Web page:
Andrew Grice: The Week in Politics

Spectre of Europe casts scary new shadow
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The Independent Online

Whisper it softly: this year, support for the European Union in Britain reached its highest level since 1994, with 42 per cent of people saying membership is a good thing. But Europhiles should not celebrate just yet: the reason for the surge is probably that the EU has been out of the headlines in our Eurosceptic-dominated press.

Normal service will resume shortly. When Germany takes over the EU's rotating chairmanship on 1 January, it plans to resuscitate the apparently dead EU constitution. The blueprint was put in the deep freeze last year after France and the Netherlands rejected it in a referendum, saving Tony Blair from a possible defeat in the vote he had rashly promised the British people.

At a two-day summit in Brussels which ended yesterday, a clear majority of the 25 EU leaders said the masterplan should be revived, either in full or part. Some, including Germany, want a decision reached within 12 months. The moves could have big implications for British politics, and create a big headache for both Gordon Brown and David Cameron. Neither man wants to see Europe at the top of the agenda for the next election.

Even without the constitution on the table, Mr Brown has a dilemma over how to play Europe. While he sees himself as a "pro-European realist", his arrival as Prime Minister is regarded with trepidation by some EU leaders. His performances at meetings of EU finance ministers lead them to believe he will be less "pro-European" than Tony Blair.

The Prime Minister has failed to live up to the great expectations of him in Europe. He upset fellow leaders by keeping Britain out of the euro and backing America over Iraq. But he has just about kept Britain at the top table by cutting deals and accepting compromises.

Mr Brown might intend to follow suit, since being Prime Minister is different to being Chancellor. He would not want Britain banished to the EU's fringes. He might be tempted to "go pro" in the hope of creating one of his much-loved "dividing lines", portraying Mr Cameron's party as the "same old Tories".

That might work if the constitution were still in its box. But its revival might demolish another plank of Mr Brown's strategy - wooing the right-wing press to boost his election prospects. As things stand, Mr Brown has a good chance of retaining the support of The Sun, which has shone on Labour since 1997. But if he backed what Rupert Murdoch's paper would describe as a "wicked plot to transfer more power to Brussels", he might be in trouble.

It wouldn't be easy for Mr Brown to oppose the constitution since the Government signed up to it. It is likely to return as a "mini-treaty" without the over-hyped, visionary statements in the rejected version. The new one will probably be based on sensible reforms to streamline a decision-making process which will become even more cumbersome when Bulgaria and Romania join next month. That would make it even harder for Britain to reject it.

Another dilemma is whether to hold a referendum. Mr Brown could describe a "mini-treaty" as a "tidying-up exercise" but the Eurosceptic press would love a referendum and would not let him easily off the hook. What would the Chancellor do if it came to the crunch? Probably what Mr Blair did: putting re-election hopes before pro-Europeanism.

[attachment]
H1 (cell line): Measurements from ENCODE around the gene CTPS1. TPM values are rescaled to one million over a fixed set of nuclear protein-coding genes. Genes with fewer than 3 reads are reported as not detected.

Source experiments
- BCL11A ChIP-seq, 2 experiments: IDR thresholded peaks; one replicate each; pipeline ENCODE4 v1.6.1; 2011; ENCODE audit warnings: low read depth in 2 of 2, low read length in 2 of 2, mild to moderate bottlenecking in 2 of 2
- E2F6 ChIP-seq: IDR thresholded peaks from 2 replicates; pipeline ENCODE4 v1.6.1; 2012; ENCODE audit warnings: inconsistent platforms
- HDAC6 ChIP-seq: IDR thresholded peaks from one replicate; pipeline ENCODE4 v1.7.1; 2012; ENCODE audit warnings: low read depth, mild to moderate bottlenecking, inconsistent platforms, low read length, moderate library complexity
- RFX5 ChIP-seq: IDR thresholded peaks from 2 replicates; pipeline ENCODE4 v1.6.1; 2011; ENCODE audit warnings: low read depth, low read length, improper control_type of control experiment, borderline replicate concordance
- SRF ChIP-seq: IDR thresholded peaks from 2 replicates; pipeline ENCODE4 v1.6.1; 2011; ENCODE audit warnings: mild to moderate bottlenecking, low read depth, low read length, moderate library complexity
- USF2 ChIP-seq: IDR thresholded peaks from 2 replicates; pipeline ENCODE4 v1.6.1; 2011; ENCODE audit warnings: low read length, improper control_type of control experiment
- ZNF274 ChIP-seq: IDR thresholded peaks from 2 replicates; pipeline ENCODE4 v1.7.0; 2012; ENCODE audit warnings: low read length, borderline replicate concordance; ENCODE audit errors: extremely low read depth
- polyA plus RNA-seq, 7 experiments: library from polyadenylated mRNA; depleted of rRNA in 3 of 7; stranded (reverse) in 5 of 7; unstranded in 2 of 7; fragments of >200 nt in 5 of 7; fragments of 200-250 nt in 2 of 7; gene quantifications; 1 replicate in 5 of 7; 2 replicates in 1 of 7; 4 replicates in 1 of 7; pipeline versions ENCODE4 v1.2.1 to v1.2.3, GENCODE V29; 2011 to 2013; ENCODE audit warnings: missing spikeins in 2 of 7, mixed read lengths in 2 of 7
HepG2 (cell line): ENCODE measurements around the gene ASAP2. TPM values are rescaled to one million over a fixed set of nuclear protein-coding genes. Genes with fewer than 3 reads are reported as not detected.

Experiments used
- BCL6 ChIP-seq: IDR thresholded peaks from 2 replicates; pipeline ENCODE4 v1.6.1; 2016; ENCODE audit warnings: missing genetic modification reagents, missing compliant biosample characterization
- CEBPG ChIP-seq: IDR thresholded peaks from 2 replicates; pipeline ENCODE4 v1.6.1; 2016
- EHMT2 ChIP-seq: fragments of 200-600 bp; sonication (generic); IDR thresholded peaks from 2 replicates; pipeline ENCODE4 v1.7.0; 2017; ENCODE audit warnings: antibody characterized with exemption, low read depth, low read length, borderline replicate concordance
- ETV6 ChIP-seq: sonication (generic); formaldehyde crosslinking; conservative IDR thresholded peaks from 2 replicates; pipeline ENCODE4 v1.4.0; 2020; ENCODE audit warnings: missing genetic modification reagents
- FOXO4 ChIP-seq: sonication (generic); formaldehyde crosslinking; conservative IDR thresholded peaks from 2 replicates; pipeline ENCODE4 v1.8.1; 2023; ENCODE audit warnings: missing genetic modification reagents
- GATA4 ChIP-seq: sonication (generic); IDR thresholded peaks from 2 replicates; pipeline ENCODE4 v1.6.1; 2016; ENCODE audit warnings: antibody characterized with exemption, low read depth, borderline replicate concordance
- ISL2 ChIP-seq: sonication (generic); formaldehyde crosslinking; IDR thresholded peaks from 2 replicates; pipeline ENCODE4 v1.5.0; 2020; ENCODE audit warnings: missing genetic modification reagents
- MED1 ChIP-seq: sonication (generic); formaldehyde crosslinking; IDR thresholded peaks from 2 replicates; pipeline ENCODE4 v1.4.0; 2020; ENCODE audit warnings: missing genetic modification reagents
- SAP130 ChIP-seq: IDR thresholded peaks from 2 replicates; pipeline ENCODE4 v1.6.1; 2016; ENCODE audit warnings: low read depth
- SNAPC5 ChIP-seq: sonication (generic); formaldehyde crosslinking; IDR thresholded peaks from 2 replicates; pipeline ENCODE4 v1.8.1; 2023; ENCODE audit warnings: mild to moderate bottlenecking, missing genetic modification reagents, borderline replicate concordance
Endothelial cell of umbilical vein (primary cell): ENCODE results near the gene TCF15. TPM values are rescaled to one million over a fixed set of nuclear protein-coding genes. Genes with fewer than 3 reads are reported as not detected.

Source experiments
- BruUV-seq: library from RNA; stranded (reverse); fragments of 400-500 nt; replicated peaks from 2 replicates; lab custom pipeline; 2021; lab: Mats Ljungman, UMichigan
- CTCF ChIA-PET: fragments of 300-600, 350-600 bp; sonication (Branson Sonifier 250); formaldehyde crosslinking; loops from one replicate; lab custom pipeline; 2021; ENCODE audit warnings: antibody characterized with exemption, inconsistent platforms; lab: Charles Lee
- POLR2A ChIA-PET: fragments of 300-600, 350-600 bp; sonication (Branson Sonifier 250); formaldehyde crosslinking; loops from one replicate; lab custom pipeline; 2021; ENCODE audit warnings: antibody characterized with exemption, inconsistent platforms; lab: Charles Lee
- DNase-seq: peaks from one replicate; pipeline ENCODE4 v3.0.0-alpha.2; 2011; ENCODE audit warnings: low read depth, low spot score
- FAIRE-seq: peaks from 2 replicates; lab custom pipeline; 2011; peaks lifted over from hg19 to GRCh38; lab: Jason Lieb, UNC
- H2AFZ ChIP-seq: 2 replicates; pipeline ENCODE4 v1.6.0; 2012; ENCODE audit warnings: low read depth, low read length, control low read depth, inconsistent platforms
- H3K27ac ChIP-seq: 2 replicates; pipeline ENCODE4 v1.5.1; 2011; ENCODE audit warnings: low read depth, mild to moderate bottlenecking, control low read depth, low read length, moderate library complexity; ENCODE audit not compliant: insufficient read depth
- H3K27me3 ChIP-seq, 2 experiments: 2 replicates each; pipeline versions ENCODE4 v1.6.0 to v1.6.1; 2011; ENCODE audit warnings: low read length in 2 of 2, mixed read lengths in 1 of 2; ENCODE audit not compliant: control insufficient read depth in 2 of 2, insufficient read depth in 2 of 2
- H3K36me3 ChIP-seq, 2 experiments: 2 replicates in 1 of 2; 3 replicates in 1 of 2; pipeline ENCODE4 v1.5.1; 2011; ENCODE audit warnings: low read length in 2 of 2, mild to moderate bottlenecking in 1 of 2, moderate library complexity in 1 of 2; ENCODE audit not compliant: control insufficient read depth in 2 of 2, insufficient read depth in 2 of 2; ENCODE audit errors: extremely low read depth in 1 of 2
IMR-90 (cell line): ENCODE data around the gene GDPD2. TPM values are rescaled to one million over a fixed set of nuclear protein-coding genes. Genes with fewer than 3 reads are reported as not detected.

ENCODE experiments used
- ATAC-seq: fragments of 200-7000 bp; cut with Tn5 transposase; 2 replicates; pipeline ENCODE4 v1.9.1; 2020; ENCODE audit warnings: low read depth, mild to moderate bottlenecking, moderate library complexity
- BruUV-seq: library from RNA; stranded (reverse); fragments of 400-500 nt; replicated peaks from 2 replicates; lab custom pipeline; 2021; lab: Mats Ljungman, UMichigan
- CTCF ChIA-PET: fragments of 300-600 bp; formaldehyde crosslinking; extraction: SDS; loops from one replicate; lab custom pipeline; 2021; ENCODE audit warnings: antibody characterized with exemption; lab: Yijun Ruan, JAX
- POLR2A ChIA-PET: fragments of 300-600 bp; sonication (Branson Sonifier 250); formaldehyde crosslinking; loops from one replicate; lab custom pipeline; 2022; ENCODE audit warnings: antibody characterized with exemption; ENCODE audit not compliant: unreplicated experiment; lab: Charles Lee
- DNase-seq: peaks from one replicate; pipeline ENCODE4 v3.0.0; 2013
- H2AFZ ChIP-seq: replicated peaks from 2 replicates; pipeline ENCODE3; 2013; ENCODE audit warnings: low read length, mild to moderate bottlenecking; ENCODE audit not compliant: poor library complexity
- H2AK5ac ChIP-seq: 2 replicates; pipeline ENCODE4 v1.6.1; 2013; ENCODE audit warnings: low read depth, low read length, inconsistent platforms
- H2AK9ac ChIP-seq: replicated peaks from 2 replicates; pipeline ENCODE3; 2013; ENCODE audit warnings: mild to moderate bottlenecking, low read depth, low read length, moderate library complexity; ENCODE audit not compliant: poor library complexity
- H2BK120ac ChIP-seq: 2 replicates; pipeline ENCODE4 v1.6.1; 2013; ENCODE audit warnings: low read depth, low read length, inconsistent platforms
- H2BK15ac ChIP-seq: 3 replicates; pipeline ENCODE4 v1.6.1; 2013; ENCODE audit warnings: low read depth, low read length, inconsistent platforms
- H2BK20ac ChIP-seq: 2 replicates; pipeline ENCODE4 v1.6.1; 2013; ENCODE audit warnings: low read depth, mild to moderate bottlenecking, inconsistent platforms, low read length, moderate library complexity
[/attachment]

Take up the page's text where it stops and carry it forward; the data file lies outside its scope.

Mr Brown's problems will not bring Mr Cameron much comfort. He knows that divisions over Europe destabilised the Thatcher and Major governments. He has downplayed Europe because he judges it is not the public's number one priority. But he knows that Tory passions still run high: when a photograph of Sir Edward Heath, the man who took Britain into the EU, was displayed at the Tory conference in October, the audience hissed.

Mr Cameron also knows that playing the old Tory tunes on Europe may undermine changes to the party's image. When he visited Brussels last week, European Commission officials expected a hardened Eurosceptic following his decision to pull Tory MEPs out of the mainstream centre-right group in the European Parliament, the European People's Party, which upset its star player - Angela Merkel, the German Chancellor.

In fact, Mr Cameron was much more open-minded than the officials expected. He got on well with Jose Manuel Barroso, the Commission president, and praised the Commission after his talks. The Tory leader has realised the limitations of EU-bashing. He has acknowledged the EU has an important role in combating climate change: after all, the problem does not stop at Calais. Yet Mr Cameron is opposed to ceding any more decision-making powers to the EU and to reviving the constitution. He might be tempted to back a "mini-treaty" but knows that could provoke a civil war in his own party - and a declaration of war by the Tory-leaning newspapers who don't like Project Cameron anyway. So, like Mr Brown, he might play safe, and put the party's interests before his own instincts.

Mr Brown and Mr Cameron have more in common than they would admit. Despite their best efforts to shake it off, the European ghost will return to haunt both of them before the next election.